This is a linkpost for https://reboothq.substack.com/p/ineffective-altruism

This isn't my writing, but I thought I should share this recent criticism of EA. The author has engaged seriously enough with effective altruism that they were able to explain the argument for it pretty faithfully. Although I don't agree with most of the arguments in the post, I think it provides a thoughtful perspective that reflects how people outside the movement (especially those with a social justice background) are likely to view EA.

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My very short summary of the post:

  1. It gives a pretty fair exposition on the EA movement, including recognising its diversity of thought.
  2. It argues that important types of "good" are much less measurable (because they are abstract, long term, or don't make sense on am individual level), but have to be taken into account. It also argues explicitly against Longtermism, ostensibly promoting a discount coefficient close to, but smaller than, 1.
  3. It derives some conclusions on things that ought to be done, like labor unions and mutual aid communities.

I agree with most of it, but struggle to see how this all implies the focus on local action that underlies it.

For example, this is a core paragraph:

What might “moral good” look like outside of market-derived values (like the maximization principle)? How can we collectively decide to allocate resources? How can we build societies based on principles that cannot be measured, like mutual respect and solidarity? How can we eliminate material misery from the world? What might we do to ensure the flourishing of future generations, rather than just their survival? How can we depart from a society where those who have the privilege to choose to care about others can, and move towards a society where everyone has the power to care about others and must?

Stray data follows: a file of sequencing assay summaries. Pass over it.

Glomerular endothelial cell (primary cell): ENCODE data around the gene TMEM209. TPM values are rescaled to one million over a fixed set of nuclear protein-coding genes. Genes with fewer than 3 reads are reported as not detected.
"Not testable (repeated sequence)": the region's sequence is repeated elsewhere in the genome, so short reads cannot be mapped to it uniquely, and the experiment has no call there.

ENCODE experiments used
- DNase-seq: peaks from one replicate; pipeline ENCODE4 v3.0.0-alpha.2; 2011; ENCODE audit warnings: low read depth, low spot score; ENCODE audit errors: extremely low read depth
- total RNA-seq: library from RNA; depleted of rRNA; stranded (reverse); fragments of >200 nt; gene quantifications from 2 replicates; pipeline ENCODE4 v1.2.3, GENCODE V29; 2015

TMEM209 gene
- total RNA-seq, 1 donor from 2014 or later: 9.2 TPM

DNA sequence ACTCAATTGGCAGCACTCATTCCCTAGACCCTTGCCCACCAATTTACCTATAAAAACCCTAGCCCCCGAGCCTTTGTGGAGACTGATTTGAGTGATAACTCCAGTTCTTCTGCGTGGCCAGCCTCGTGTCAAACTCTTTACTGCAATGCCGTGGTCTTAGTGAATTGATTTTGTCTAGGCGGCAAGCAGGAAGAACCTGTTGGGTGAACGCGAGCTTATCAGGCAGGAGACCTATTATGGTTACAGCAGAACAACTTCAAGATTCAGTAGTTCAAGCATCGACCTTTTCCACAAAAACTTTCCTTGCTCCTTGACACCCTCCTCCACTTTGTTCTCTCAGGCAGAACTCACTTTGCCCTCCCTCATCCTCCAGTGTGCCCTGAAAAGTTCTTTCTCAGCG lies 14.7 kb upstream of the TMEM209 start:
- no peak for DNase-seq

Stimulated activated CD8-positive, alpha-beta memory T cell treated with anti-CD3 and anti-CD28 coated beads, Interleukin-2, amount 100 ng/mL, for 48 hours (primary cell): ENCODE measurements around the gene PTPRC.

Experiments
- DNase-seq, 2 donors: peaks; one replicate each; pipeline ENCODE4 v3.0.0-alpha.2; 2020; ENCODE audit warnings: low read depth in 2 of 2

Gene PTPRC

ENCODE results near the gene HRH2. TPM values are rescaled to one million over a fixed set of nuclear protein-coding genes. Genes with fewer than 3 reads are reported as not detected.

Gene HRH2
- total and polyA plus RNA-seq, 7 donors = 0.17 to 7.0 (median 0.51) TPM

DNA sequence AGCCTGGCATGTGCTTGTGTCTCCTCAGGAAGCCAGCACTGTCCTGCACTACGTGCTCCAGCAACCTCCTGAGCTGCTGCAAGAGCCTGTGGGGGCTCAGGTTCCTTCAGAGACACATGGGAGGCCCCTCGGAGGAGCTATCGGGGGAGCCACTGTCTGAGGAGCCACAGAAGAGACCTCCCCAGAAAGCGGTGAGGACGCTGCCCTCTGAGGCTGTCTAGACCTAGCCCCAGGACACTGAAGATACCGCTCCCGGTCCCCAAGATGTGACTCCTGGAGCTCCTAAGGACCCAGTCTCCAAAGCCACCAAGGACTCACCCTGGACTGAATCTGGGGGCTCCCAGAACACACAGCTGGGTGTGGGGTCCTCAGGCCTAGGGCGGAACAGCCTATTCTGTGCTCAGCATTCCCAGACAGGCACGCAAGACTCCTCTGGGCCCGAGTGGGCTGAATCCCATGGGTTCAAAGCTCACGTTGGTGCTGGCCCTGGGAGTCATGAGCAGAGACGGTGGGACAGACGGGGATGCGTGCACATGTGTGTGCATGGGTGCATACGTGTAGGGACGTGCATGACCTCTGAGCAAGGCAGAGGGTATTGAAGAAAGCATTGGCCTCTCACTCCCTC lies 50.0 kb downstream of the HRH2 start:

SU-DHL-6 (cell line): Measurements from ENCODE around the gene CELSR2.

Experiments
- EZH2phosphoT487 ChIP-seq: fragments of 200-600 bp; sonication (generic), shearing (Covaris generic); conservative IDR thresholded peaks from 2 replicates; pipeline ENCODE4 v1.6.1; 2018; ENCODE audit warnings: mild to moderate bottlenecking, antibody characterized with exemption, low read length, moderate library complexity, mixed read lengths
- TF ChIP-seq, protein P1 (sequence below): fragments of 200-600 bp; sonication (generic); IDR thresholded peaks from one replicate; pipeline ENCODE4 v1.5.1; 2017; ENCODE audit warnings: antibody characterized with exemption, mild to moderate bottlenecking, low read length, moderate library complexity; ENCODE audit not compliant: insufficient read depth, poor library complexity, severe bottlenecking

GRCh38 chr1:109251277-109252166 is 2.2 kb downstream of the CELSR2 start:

And indeed most of these are guiding questions for me too; and so far, they've mostly guided me to Effective Altruism, even if they also encourage additional actions that the EA movement isn't yet taking.

It seems to me some criticisms, including this one, paint a picture that does not very accurately describe what most effective altruists are up to in a practical sense. You could get the idea that EA is 10,000 people waking up every day thinking about esoteric aspects of AI safety, actively avoiding any other current issues regardless of scale.

In reality, a fair chunk (probably a vast majority?) do what most would perceive as "traditional" charity work, e.g. working at an organisation that tries to alleviate poverty or promote animal welfare, organising their community (university etc.) to promote doing good, doing research on effective methods for solving large problems in society today, or getting more people and organisations to donate money to charitable causes.

I have a hard time believing the general public actually thinks existential risk research on things like pandemic preparation/prevention is a bad idea or not money well spent. But if you equal existential risk with AI threat, it's a whole other framing.

Every movement will have far-out elements that might be hard to make sense of without a lot of context, but that are also just one facet of the movement as a whole. A lot of the recent criticisms of EA I've seen target longtermism in its most "extreme" form, and drag all of effective altruism with it. The criticism of longtermism is very healthy and useful, in my opinion, but this conflation is concerning.